Brorby G, Proctor D, Perry C, Fitzgerald L, Tachovsky A. 2012. Probabilistic risk assessment of human exposure to iron and steel slag. Presented at the Society of Toxicology’s 51st Annual Meeting, March 11-15, San Francisco, CA.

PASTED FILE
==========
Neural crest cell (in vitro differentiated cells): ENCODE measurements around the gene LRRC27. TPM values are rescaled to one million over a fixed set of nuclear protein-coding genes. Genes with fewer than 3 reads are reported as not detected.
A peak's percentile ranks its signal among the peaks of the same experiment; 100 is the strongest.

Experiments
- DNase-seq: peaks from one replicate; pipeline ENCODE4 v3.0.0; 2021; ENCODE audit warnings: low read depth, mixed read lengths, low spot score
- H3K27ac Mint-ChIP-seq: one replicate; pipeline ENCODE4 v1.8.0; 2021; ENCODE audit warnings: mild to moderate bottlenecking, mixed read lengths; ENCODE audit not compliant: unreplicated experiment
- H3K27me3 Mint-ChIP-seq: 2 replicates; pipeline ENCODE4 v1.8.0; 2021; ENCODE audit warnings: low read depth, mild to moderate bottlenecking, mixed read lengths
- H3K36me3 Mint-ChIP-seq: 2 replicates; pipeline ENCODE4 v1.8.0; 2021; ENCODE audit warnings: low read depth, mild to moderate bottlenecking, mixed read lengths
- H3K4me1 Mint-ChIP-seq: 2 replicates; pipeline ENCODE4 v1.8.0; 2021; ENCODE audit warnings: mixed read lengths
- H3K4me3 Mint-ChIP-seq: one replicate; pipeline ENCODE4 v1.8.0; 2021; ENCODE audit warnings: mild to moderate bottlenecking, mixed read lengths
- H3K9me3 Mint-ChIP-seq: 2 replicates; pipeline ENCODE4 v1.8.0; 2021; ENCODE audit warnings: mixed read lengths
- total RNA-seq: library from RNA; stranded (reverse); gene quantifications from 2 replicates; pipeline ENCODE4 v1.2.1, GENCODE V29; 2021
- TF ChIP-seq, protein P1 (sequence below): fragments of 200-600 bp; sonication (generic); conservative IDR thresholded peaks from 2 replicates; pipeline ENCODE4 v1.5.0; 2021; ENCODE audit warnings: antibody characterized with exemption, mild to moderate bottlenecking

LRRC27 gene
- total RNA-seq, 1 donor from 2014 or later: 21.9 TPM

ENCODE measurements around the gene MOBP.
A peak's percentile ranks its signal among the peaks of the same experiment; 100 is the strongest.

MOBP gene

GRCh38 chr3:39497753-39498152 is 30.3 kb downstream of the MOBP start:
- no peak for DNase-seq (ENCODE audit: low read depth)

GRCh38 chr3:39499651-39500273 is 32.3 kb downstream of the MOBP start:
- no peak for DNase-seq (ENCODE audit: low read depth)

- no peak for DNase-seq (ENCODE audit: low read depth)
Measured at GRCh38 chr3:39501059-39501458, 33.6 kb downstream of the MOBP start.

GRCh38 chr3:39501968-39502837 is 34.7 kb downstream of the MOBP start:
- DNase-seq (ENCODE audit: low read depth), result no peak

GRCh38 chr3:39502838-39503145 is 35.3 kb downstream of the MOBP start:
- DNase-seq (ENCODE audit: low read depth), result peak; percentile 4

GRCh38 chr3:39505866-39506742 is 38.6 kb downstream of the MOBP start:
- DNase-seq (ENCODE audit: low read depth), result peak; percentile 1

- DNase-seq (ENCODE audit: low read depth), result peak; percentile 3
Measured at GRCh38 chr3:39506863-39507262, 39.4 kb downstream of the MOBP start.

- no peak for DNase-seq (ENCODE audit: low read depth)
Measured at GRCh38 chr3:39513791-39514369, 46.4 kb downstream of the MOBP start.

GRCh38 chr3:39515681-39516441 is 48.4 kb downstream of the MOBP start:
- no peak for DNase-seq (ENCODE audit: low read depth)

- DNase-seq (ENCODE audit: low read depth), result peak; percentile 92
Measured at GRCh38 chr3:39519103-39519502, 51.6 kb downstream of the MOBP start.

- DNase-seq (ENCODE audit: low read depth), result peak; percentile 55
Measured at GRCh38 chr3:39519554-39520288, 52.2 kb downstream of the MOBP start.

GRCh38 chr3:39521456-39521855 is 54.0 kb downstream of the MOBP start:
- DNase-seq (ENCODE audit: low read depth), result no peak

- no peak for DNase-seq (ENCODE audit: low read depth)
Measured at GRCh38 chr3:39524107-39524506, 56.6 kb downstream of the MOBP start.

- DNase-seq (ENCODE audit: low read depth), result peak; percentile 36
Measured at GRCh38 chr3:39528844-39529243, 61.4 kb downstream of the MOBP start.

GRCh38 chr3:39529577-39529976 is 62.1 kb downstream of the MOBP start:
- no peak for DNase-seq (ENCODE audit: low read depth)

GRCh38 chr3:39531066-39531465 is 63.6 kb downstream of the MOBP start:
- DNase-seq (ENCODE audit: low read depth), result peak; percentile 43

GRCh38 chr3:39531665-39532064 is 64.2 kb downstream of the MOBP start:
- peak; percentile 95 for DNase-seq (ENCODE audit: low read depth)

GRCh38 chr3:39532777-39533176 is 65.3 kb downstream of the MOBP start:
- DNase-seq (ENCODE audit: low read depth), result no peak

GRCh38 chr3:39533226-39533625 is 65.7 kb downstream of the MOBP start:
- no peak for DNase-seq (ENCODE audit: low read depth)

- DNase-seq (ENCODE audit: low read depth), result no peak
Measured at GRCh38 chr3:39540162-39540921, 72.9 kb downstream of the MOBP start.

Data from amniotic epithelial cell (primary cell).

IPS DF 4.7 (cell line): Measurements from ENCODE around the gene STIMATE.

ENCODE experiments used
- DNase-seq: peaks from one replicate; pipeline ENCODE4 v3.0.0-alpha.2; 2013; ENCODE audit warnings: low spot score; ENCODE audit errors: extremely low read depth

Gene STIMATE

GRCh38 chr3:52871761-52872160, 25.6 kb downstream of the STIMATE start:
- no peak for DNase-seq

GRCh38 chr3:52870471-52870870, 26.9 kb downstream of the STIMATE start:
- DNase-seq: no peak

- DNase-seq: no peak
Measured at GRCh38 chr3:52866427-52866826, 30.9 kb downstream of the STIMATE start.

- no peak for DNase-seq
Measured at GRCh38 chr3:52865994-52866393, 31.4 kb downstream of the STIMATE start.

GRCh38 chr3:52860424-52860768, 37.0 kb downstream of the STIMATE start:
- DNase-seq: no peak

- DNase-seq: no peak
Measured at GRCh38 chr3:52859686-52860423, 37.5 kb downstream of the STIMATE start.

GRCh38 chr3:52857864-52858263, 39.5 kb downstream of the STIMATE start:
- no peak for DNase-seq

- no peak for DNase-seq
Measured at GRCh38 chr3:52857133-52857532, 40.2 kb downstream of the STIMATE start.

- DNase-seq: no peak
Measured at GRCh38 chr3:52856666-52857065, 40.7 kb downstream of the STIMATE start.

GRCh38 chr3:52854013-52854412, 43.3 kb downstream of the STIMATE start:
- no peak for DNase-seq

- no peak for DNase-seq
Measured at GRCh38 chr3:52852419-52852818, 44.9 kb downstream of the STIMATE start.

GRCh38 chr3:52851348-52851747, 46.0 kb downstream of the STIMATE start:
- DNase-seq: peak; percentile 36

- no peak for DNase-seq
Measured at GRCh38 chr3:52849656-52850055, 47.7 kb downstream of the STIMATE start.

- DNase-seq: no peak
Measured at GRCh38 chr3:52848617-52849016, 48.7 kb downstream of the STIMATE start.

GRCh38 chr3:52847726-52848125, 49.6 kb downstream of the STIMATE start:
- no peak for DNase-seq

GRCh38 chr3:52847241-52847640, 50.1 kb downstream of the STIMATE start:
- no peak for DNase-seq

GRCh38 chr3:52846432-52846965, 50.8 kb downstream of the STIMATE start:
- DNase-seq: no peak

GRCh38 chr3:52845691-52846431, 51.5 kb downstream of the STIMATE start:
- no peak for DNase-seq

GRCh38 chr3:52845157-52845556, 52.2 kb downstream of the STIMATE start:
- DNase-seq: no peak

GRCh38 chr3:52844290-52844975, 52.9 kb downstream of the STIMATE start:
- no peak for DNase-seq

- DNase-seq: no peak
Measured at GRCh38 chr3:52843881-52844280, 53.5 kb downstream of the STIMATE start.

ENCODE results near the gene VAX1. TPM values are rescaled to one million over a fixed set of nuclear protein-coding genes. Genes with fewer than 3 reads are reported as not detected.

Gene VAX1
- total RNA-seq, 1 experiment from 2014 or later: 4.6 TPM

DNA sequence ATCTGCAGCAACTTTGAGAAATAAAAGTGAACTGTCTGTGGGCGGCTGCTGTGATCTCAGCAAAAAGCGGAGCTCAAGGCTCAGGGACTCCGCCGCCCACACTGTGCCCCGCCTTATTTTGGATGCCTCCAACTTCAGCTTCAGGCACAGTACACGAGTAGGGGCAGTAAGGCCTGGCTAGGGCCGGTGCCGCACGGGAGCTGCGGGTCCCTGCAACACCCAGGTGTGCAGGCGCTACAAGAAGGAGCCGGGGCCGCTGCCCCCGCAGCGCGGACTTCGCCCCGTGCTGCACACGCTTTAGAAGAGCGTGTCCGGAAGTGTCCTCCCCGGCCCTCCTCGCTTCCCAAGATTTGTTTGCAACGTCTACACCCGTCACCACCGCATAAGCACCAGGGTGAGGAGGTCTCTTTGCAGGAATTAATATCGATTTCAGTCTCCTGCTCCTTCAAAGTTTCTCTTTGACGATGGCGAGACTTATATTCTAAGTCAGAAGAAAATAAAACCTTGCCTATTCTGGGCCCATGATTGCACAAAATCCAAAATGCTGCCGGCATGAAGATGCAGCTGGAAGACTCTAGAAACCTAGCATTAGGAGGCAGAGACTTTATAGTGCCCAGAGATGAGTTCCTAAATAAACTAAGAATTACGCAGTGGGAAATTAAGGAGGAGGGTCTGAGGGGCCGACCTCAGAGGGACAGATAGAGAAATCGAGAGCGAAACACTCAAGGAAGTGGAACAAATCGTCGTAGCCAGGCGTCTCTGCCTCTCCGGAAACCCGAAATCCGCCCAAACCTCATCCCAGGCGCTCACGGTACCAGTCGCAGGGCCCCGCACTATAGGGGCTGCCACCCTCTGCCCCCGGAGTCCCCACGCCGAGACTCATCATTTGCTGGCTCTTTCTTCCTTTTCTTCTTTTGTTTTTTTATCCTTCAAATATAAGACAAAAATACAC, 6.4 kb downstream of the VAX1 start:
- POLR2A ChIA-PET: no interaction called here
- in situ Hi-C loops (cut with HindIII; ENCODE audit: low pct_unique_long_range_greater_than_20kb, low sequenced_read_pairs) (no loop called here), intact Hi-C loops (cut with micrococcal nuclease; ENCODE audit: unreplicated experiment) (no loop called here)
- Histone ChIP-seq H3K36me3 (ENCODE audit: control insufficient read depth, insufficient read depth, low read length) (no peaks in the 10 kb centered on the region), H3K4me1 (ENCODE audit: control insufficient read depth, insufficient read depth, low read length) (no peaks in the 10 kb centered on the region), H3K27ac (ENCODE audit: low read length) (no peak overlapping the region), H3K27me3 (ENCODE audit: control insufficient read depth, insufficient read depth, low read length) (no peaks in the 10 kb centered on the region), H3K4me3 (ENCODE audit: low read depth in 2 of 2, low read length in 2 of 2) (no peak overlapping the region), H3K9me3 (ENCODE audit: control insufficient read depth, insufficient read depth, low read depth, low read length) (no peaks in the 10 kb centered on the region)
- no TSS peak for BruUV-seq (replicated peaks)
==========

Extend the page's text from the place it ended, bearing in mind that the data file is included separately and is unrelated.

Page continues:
A probabilistic risk assessment (PRA) was conducted to evaluate the potential for adverse human health effects associated with environmental exposures to iron and steel slags. These materials have a wide range of applications, but are used primarily as construction aggregates. The concentration of 26 metals was characterized in 41 samples of three types of slag, for three size fractions each: 1) processed slag (PS, 0- 1 inch), which is the primary commercial product, 2) PS samples screened to <300 μm, and 3) PS samples screened to <75 μm. The bioaccessible fraction for ingestion exposure (Boral) was also measured for the <300 μm fraction. Chemicals of interest (COIs) were identified through a two-tier screening process, considering four exposure scenarios: 1) slag on a residential driveway, 2) residence near a slag-covered road, 3) construction worker building road base with slag, and 4) industrial/maintenance worker. Incidental ingestion and inhalation were quantitatively evaluated. Following the screening steps, COIs were limited to CrVI, Mn, and V for residential scenarios only. COIs were found to be concentrated in larger particles, and not readily soluble in gastric conditions. Distributions were developed for soil ingestion rate; inhalation rate; exposure time, frequency and duration; Boral; BW and PEF. The PRA-calculated risk-based concentrations (RBCs) for each COI and scenario were calculated from distributions of risk/hazard generated using unit concentrations, corresponding to a specific risk (10-5) or hazard index (1) estimated at a specified point in the distribution. Only the 95% UCL concentrations of Mn in the largest PS-sized samples exceeded the 90th percentile of the RBC distributions. However, the 95% UCL concentrations of the more biologically relevant size fraction (<300 μm), which is more representative of the fraction that could be incidentally ingested, and the smallest size fraction (<75 μm), which is most representative of the fraction that could be inhaled, were below the Mn RBCs.